Former President Donald Trump recently addressed the possibility of issuing himself a pardon if elected to the White House in 2024. While he stated that it is ‘very unlikely,’ he refused to completely rule it out, citing his belief that he did nothing wrong.
In an interview with Kristen Welker on NBC’s ‘Meet the Press,’ Trump expressed his confusion over facing potential legal consequences for challenging the election results.
Trump, who is currently the front-runner in the 2024 Republican presidential primary, revealed that he had been offered the option to pardon himself before leaving office in 2021 but decided against it. He acknowledged that some of his advisors had suggested he could go ahead with the self-pardon, but he believed it would appear terrible to the public.
Currently facing a total of 91 charges across four criminal cases, Trump potentially faces over 700 years in prison if convicted. These charges include federal charges related to handling classified documents and alleged efforts to overturn the 2020 election results.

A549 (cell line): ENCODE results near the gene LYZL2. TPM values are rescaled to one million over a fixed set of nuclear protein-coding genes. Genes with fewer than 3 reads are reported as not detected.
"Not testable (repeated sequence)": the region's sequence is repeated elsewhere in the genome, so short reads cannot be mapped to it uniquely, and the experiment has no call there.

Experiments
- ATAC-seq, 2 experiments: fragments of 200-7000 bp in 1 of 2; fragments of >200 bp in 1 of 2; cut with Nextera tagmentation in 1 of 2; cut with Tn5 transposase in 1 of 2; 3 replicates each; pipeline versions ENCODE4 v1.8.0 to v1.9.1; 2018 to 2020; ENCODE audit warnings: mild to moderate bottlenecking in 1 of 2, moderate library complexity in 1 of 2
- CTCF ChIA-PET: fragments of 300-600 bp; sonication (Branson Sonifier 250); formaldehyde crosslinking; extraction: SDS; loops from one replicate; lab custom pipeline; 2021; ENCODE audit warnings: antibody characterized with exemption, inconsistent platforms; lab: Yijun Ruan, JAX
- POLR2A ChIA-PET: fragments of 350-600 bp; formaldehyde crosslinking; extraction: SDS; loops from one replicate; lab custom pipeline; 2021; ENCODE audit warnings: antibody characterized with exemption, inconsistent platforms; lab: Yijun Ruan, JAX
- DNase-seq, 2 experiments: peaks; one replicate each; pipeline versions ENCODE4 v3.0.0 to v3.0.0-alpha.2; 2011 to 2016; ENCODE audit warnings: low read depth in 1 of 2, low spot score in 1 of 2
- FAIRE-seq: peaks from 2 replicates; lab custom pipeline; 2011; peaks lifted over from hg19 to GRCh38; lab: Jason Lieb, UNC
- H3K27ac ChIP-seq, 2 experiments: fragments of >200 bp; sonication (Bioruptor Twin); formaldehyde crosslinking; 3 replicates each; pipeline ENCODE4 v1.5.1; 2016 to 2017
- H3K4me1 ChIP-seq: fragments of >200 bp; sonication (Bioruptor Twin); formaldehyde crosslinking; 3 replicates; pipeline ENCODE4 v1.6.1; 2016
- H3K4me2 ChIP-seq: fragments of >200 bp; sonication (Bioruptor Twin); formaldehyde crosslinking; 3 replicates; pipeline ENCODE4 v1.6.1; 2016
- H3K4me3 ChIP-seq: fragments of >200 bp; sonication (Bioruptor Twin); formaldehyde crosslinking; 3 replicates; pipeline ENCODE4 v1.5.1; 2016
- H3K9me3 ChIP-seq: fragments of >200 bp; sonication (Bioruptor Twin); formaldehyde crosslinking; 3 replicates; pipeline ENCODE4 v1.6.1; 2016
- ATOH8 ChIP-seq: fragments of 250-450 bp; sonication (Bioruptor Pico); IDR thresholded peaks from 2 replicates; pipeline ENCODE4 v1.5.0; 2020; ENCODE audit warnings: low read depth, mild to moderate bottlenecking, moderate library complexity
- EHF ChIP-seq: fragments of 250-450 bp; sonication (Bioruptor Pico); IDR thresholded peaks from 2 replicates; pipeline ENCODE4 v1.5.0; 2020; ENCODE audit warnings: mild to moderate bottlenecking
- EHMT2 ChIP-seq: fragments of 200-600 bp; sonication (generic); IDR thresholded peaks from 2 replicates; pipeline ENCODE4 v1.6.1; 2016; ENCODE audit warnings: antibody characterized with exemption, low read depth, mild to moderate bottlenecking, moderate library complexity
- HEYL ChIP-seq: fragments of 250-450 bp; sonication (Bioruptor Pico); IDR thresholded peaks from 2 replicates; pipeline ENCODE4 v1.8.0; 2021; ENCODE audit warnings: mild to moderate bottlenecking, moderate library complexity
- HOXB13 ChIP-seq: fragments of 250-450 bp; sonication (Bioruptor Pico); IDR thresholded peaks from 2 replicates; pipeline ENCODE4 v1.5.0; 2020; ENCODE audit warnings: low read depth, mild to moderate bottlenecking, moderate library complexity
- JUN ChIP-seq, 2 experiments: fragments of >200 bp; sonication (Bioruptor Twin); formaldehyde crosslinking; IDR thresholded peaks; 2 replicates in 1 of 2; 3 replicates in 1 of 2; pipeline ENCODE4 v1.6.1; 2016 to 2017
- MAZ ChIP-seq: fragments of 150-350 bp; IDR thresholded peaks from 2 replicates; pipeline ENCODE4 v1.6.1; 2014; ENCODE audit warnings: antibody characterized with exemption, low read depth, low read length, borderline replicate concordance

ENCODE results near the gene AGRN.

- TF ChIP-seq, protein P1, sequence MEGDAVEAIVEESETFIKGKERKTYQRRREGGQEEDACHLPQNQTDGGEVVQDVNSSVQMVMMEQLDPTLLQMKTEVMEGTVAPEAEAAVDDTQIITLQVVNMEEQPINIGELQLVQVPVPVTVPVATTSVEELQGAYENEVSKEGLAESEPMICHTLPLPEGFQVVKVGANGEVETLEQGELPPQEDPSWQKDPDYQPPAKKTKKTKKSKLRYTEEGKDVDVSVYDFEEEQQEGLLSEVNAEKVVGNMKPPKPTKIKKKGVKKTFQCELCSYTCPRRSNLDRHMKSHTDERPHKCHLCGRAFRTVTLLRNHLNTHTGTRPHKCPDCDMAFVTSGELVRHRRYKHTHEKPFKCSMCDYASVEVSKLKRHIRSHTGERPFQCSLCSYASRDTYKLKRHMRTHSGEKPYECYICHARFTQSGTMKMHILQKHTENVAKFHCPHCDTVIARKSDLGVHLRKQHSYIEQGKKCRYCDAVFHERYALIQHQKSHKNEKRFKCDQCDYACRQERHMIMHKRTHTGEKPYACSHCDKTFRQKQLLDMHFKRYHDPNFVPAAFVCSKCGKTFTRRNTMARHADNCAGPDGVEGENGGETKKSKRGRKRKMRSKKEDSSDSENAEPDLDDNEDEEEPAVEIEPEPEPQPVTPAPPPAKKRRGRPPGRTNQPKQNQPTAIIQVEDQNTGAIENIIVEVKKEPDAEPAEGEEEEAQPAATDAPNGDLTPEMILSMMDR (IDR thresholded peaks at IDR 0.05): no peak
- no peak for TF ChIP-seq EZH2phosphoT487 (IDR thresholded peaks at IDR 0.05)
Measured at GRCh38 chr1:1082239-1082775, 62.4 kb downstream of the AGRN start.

Additionally, he has been indicted on state charges in New York and Georgia, relating to hush-money payments made to Stormy Daniels and his alleged involvement in a conspiracy to interfere in the state’s 2020 election, respectively.
It is important to note that presidential pardoning powers only apply to federal cases and do not extend to state and local convictions. Therefore, it seems unlikely that Trump would have the authority to overturn possible convictions in his upcoming criminal indictments in Manhattan and Fulton County, Georgia.
During the interview, Trump expressed frustration at the legal challenges he currently faces and suggested that a pardon could have saved him from these ‘fake charges’ and ‘Biden indictments.’ While he did not categorically state that he would grant himself a pardon if re-elected, he also did not rule it out entirely.
As the former president’s full interview with the network is set to air on Sunday, the discussion surrounding potential self-pardoning is likely to continue. It remains to be seen how this will impact Trump’s political future and whether it will sway voters in the upcoming 2024 presidential election.